A poem, stumbled across in a 1922 anthology of poems.
When evening came and the warm glow grew deeper,
And every tree that bordered the green meadows,
And in the yellow cornfields every reaper
And every corn-shock stood above their shadows
Flung eastward from their feet in longer measure,
Serenely far there swam in the sunny height
A buzzard and his mate who took their pleasure
Swirling and poising idly in golden light.
On great pied motionless moth-wings borne along,
So effortless and so strong,
Cutting each other’s paths together they glided,
Then wheeled asunder till they soared divided
Two valleys’ width (as though it were delight
To part like this, being sure they could unite
So swiftly in their empty, free dominion),
Curved headlong downward, towered up the sunny steep,
Then, with a sudden lift of the one great pinion,
Swung proudly to a curve, and from its height
Took half a mile of sunlight in one long sweep.
And so we, so small on the swift immense hillside,
Stood tranced, until our souls arose uplifted
On those far-sweeping, wide,
Strong curves of flight – swayed up and hugely drifted,
Were washed, made strong and beautiful in the tide
Of sun-bathed air. But far beneath, beholden
Through shining deeps of air, the fields were golden
And rosy burned the heather where the cornfields ended.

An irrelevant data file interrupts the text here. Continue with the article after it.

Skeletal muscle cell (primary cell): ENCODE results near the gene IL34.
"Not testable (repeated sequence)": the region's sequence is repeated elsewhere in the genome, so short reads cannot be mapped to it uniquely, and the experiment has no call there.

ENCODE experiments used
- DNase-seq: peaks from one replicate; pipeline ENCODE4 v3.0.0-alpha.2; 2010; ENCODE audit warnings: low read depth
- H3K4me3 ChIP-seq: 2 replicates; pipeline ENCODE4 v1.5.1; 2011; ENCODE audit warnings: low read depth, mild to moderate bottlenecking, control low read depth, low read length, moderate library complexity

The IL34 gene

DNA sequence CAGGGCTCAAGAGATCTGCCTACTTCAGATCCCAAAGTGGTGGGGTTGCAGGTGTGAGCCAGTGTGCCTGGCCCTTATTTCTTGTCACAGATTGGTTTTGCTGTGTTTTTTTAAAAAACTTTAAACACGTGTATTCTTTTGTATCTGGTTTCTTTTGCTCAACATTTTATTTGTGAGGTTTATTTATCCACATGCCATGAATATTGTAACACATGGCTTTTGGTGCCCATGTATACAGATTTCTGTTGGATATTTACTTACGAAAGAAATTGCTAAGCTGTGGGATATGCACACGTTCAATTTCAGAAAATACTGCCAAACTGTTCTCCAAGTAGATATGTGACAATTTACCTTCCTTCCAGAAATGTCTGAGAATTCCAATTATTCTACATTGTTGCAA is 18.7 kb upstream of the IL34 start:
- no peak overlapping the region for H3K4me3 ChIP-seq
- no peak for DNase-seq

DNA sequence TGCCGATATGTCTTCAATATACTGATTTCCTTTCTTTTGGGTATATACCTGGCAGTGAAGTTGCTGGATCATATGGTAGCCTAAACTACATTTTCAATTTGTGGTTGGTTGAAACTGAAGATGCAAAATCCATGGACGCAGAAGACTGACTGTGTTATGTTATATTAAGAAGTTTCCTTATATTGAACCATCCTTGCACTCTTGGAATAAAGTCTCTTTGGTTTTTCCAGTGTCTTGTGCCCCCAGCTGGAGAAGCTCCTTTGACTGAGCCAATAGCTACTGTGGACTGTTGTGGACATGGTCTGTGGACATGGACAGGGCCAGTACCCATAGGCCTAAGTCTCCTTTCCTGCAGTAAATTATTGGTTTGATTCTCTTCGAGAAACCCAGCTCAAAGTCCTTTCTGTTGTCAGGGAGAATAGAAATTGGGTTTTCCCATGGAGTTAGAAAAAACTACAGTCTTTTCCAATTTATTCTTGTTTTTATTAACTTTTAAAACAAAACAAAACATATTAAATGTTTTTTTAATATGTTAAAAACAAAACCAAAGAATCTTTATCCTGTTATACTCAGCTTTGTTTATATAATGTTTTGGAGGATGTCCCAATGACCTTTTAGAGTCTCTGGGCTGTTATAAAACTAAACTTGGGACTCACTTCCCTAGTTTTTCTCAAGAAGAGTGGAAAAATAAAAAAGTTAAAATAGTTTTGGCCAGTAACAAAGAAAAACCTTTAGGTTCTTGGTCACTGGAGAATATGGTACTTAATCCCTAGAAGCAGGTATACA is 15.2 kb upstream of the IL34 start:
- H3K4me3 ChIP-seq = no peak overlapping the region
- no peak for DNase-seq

And still those buzzards whirled, while light withdrew
Out of the vales and to surging slopes ascended,
Till the loftiest flaming summit died to blue.
‘The Buzzards’, by Martin Armstrong. I don’t know anything about Martin Armstrong, but I love ‘pied motionless moth-wings’ (as the poet Matt Merritt has pointed out, one of the striking things about buzzards is how different they can look in different circumstances), and I love the sense of encroaching dusk, which recalls Edward Thomas’ Two Pewits “riding the dark surge silently”.
I’ve just looked up Martin Armstrong in the DNB, and am now faintly embarrassed to admit to never having heard of him. In brief: poet and novelist (1882-1974), Newcastle-born, author of The Buzzards And Other Poems (1921) and novels including The Goat and Compasses (1925) (good name for a pub), associated with the then-popular Georgian poets de la Mare and Blunden.
Anthony Bertram described him as:
essentially level-headed, and his keen mind, his tolerance and his wit were never marred by prejudice. It was that balance which enabled him to write such exquisite prose; and it was a fine human sympathy, working unostentatiously under his dry exterior, that flowered in the tenderness of his stories. Through his poems, but never in his workaday life, one saw into a glamorous and tragic imagination.
I fear he lived and worked in a time when it was very hard to be a good poet.
And now, having opened that book to type out the poem, my hands smell like a second-hand bookshop.